31 January 2013

The Guardian 100 greatest non-fiction books

The Guardian came up with the 100 best nonfiction books in 2011.

 They introduced the list, thus: "After keen debate at the Guardian's books desk, this is our list of the very best factual writing ... "

Under the category "Travel" they included The Rings of Saturn by W. G Sebald. Which is really odd since the book is fiction. In several instances the novel is hardly factual at all.

Max Sebald's grave


29 January 2013

Last-evenings-on-earth-inspired art

Slide show of: Rockslide Sky (via The Millions), curated by Carleen Sheehan, at The Center Gallery and the Lipani Gallery, Fordham University at Lincoln Center, 1 October - 5 November 2012

"The artists in this exhibition all touch on aspects of the narrative in compelling ways, bringing visual impact and tangential experience to the space evoked by the written word. In a sense this exhibition is a visual collaboration with Roberto Bolaño, conjuring and collaging visual accomplices to his words."


Walking books

Two reading lists featuring walking:

Walking While Reading

Ten Outstanding Books That Combine Walking and Thinking

25 January 2013

10 most viewed

On New Year's Day, Bifurcata bifurcata turned two years old. It's been a great two years of irregular blogging. I've never regretted the decision to open a second blog. This site here is my Twitter feed.

I checked the most viewed posts of the site and share them here with you.

1. The 2011 Roberto Bolaño Reading Challenge - The one that started it all. I guess introductory posts are usually the most often viewed.

2. A reader's guide to 2666 - Proof of a continuing interest in the novel.

3. Woes of the True Policeman - The latest Bolaño translation will always generate a lot of buzz.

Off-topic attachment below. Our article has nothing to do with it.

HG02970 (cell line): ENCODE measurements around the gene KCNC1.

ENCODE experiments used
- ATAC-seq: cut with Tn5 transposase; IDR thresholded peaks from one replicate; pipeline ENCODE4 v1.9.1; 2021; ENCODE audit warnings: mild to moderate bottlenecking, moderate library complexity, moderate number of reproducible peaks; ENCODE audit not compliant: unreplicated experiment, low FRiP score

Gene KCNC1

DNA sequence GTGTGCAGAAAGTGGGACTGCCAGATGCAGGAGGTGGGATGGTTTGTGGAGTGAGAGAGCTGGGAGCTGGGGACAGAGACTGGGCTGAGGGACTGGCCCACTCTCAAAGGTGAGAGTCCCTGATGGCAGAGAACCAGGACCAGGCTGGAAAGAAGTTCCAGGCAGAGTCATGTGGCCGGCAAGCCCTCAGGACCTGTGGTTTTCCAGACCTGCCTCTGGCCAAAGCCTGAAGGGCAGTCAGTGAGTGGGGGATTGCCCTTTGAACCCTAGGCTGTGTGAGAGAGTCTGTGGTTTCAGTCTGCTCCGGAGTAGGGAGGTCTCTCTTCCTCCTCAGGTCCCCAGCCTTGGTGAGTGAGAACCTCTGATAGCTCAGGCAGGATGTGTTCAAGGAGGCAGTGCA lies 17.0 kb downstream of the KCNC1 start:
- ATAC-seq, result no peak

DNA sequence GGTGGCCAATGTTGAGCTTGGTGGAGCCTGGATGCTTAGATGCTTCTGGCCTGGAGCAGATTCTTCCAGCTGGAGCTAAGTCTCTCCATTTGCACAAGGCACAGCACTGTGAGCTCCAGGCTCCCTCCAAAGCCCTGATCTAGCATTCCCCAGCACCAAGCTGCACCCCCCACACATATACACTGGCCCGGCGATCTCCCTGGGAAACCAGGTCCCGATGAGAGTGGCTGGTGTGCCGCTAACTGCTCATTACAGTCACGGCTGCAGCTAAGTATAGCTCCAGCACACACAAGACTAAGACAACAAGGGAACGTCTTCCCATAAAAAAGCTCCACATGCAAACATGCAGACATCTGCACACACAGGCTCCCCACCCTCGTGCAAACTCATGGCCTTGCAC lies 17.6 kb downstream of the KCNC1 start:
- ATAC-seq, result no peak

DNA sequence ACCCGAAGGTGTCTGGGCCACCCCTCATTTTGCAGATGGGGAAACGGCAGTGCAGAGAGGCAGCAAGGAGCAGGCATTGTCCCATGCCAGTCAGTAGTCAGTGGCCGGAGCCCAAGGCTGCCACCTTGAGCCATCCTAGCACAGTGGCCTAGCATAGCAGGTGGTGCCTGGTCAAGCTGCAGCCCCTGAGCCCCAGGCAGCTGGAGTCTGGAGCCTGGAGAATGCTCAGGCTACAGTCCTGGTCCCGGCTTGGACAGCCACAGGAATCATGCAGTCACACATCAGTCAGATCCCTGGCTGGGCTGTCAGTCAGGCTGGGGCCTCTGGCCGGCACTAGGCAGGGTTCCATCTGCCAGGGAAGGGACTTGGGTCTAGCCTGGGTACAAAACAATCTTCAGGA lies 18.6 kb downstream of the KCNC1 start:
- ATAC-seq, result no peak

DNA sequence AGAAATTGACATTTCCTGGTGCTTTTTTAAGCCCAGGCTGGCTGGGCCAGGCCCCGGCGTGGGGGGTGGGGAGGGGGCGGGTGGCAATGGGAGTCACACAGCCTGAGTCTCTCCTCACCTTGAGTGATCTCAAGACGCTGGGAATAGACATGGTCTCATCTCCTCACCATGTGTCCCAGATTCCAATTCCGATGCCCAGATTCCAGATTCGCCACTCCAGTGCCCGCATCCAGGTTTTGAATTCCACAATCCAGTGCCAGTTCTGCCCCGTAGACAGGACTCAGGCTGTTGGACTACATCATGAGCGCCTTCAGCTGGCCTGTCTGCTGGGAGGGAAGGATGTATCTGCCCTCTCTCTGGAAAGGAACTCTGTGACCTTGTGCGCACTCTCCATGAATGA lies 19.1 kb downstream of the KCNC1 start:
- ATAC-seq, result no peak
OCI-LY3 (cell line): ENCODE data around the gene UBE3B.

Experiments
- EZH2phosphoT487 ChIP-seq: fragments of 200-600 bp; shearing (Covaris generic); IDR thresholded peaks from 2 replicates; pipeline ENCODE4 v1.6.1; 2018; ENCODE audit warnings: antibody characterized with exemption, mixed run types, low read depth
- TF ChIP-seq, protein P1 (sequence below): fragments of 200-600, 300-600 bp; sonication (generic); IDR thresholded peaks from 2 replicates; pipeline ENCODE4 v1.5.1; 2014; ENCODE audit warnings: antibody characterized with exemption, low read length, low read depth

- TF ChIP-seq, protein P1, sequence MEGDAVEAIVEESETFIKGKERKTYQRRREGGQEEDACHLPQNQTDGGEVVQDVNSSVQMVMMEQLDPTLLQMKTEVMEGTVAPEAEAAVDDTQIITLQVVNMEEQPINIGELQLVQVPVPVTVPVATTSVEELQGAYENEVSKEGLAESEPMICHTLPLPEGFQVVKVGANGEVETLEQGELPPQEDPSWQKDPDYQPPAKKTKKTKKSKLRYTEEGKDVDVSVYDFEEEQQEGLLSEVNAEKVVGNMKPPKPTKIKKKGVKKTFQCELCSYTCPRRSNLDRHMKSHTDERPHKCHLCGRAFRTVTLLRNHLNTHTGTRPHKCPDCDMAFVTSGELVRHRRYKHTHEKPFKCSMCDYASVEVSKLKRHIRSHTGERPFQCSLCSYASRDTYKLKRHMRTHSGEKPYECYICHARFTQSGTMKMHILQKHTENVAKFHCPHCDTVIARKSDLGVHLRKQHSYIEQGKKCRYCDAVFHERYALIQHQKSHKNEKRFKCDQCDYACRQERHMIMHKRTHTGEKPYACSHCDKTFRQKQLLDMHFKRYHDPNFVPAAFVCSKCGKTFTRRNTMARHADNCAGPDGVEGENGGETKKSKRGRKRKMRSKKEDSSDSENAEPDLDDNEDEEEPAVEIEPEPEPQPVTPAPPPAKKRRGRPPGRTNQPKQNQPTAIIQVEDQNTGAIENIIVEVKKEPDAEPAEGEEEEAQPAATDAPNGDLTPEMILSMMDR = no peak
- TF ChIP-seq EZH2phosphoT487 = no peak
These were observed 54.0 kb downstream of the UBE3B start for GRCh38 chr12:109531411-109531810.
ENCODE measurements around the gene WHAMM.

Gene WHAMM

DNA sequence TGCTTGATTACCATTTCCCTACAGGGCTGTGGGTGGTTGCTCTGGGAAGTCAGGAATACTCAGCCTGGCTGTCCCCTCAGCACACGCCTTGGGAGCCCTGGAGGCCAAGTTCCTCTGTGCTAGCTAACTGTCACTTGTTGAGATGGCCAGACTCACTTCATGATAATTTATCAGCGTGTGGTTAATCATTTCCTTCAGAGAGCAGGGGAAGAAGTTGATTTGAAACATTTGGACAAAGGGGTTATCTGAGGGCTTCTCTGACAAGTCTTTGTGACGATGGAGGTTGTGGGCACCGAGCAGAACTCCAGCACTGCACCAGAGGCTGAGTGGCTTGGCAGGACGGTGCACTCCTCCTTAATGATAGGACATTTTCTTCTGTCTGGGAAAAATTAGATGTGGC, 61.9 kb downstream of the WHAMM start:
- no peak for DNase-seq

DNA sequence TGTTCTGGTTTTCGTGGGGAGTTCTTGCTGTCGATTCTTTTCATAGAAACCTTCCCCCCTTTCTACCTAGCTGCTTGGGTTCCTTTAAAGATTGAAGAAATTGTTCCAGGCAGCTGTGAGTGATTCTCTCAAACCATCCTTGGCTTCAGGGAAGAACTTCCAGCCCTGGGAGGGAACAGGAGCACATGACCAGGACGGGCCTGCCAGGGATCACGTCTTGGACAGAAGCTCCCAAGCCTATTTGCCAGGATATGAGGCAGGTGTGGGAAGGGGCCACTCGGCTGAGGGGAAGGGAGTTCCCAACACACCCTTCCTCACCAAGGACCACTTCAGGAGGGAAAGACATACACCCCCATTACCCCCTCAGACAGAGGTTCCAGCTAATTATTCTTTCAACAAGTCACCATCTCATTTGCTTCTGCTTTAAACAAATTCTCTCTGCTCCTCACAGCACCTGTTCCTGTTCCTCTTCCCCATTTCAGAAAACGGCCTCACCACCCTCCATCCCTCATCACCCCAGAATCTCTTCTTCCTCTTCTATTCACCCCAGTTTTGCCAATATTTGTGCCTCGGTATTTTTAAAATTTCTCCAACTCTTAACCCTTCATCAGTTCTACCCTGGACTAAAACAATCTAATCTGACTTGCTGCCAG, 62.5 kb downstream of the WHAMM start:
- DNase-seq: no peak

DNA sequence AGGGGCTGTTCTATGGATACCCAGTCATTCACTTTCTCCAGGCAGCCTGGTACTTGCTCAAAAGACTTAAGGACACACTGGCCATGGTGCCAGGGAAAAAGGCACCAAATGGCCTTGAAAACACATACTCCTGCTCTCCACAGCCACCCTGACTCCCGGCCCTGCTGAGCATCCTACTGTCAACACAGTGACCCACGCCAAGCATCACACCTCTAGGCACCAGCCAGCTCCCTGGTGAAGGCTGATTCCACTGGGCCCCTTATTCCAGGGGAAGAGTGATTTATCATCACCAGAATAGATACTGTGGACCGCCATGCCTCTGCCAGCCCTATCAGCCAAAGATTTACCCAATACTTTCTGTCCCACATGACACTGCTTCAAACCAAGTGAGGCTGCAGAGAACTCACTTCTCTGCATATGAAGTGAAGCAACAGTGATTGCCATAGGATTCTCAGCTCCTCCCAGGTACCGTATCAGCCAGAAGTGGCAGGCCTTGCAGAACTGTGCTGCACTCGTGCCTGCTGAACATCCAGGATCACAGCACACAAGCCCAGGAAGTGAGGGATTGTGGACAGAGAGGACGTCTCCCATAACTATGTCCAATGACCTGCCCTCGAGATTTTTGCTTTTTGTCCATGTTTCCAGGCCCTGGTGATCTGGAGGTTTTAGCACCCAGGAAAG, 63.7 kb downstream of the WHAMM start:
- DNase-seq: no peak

4. The Savage Detectives Group Read - The invitation post to one of the seminal events in blogging history in recent memory. No exaggeration intended. LOL. The wrap up post is here.

5. Carlos Fuentes's best Latin American novels of the past and present centuries - Also proof of continuing interest in listing exercises on the best of Latin American novels.

6. Celebrating José Saramago - Glad to see the Senhor racking up some stats. His posthumous popularity is well deserved.

7. The construction of the Bolaño backlash - An influential critical essay by Castellanos Moya on the most talked about post-Boom Latin American novelist.

8. Sneak preview of Tres - Happy to see some poetry loving here.

9. "Your ideas are terrifying and your hearts are faint...." - Cormac McCarthy's Blood Meridian has always had a cult following.

10. A Bolaño walking tour, Blanes, Spain - Some tourists found their way here?!

13 January 2013

The Hare reissued

In March 2012, in my review of Varamo, I wrote in in lieu of a field guide:

If the critic Ignacio Echevarría (via Caravana de recuerdos) was asked, the single most essential Aira was La liebre, which fortunately has already been translated. A good choice, I must say. The Hare, at a fair novel length, has the heft and substance of a long sojourn. Its adventures hover perilously between high and low entertainments, hanging as if at an angle of repose, at any moment at risk from falling off a cliff.... A lightning charge striking with all its pent-up electrical energy.... A short circuit of brain synapse.... A numinous moment in time.... And I will have to say that the prose of translator Nick Caistor, which was slightly inelegant and unpolished and neutral and wry, lent a certain understatement to the statement. It was Aira without the airbrush of beautiful writing, not the superhero but his alter-ego. In other words, this reader was not after exercises of perfection or near-perfection in a novelita. Let's face it. The long novel was the true test of a writer's métier. Arguable point, of course. But the form of the long novel, where anything can go wrong and the trappings of didacticism were ever present, where the temptation to over-deliver was stronger, where the writer struggles much harder to avoid false moves than make the right ones, the long form could provide a breath of fresher Aira. Publishers, take note. Go for the longer Aira, they were bound to be more spontaneous and more driven. And go for the critics' favorites. It would not hurt to consider "translating" the opinions of Spanish writers and critics.

In June 2013, New Directions is reissuing The Hare and publishing it for the first time in the US. How cool is that?